I was born September 18, 1953, in Harper Hospital in Detroit. My mother reports that I must have been anxious for my arrival because her easy forceps delivery went well, which was a blessing for her, given that she was thirty-five when I arrived. In those days, any pregnant woman over thirty was considered “up in age” and became an eyebrow raiser. My father always told me I was a “beautiful baby” and our family photographs prove him right. “But in fact,” he would add in later years, “all of our children were beautiful.” Fortunately, my birth brought change to the family without a repeat of the previous turmoil and the transition was as smooth as if planned. The hospital was a short distance from home, straight up Gratiot Avenue just miles to downtown Detroit. Obviously, I have no recollection of arriving home, but I imagine a triumphant first meeting between my brother, my sister, my grandma, and me. I suspect there was some sibling uncertainty about my arrival, and based on what I know of them as adults, I would imagine they exchanged words about me. My brother might have said “What a treasure” with my sister replying, “When do we bury it?” An old joke, yes, but this might have been the most candid reflection of the feelings that were evident even then. Pink and lively, I was a cheerful seven-plus-pound brand-new sister with a noted good disposition. Still, they saw me for all I was worth: baby bottles, diaper changes, and a smiling, attention-taking, spit-drooling nighttime interrupter. In time, there would be no escaping the knowledge they couldnʼt share with me then. The storyline would follow: three children brought together by design, in the course of a twist and turn of life. Three very impressionable children circumstantially lacking hopefulness while sharing an environment filled with unhealthy parental behaviors.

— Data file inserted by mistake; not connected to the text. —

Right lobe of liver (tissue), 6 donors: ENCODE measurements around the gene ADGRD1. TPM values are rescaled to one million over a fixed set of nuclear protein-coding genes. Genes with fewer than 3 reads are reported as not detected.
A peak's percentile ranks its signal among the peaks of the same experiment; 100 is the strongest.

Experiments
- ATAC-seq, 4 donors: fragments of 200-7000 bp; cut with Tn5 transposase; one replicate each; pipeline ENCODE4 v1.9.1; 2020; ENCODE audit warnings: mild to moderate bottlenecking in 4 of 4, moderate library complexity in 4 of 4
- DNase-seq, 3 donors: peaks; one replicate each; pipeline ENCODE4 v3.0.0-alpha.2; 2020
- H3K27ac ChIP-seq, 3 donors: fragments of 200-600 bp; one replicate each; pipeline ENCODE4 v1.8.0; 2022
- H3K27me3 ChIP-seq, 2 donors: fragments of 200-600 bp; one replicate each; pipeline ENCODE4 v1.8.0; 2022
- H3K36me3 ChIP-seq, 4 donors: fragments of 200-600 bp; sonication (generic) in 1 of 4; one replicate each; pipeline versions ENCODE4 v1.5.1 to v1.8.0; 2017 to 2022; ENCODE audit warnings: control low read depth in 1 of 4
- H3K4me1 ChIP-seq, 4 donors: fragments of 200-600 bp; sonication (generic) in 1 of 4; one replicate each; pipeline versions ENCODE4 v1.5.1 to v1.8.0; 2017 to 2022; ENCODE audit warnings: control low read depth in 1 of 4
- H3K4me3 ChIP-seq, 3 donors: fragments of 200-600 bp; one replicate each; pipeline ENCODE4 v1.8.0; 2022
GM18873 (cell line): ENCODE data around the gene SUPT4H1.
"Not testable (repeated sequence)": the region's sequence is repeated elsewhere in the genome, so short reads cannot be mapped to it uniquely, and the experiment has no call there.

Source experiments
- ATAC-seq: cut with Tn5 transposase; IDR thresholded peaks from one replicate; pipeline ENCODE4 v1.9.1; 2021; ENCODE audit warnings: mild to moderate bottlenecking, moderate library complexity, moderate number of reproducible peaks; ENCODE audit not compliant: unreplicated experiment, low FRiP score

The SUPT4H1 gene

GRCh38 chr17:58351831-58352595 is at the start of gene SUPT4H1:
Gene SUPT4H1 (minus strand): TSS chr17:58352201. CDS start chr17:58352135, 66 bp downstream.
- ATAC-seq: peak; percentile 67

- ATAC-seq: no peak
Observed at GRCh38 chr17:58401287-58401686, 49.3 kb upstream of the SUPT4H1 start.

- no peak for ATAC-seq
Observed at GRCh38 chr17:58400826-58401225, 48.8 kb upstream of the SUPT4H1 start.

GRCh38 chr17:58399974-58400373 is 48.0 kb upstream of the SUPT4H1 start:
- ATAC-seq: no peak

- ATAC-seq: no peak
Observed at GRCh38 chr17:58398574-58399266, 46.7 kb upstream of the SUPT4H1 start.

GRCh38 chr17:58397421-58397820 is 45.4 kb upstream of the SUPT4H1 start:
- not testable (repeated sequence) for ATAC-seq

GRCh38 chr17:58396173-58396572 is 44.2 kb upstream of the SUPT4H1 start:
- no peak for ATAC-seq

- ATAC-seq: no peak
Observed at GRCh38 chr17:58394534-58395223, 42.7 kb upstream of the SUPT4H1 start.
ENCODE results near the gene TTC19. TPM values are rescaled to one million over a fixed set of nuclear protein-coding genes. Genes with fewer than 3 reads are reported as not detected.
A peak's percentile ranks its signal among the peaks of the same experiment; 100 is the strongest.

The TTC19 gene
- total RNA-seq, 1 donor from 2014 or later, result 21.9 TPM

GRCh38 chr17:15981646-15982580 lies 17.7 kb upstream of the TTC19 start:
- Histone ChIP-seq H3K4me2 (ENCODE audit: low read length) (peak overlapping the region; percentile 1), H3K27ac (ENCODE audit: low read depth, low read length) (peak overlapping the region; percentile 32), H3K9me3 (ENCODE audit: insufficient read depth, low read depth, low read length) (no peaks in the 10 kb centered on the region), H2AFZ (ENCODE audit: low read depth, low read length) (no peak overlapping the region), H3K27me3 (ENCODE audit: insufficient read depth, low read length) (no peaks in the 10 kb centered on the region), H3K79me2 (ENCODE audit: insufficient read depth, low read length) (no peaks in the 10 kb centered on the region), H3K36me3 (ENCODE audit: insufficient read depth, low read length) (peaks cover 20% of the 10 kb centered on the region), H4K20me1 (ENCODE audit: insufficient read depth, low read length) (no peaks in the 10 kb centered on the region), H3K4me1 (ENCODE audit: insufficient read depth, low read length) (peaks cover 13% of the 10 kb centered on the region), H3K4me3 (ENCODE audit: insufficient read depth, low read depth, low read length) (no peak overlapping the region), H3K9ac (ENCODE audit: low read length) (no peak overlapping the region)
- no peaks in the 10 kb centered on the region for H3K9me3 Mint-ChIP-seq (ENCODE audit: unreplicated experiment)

Childhood, huh? They say the mind never forgets, and yet I remember little of my childhood, so I have cautiously used the information of others to fill in the blanks. As the years have unfolded, the truth has been revealed to expose the vivid dramatic situations that played out. Lack of memory may be a good thing. While I sum up the early days with details that are loose, lost, or unpleasant, I am not all that anxious to open up this psychiatric Pandoraʼs Box. But the upside for me is the thought of my father and his camera, film, bulbs, and our poses.

He was able to capture the split seconds of life on black-and-white glossies now stored in a box, and they have become my picture window of insight into our world. What my father exposed through nostalgia quietly enlightens me and gives me comfort. It is relatively easy to distinguish me from the others in our family. I am the youngest girl and I have a deep set of dimples, one in each cheek, and Iʼm having a good time. I know this because Iʼm smiling from ear to ear. Even so, I get frustrated with the vagueness of the photos because I want to know more about the who, what, when, where, why, and how of them. I wonder about the turmoil. If Iʼm really at point B but it feels like Z, how in the hell did I get past A?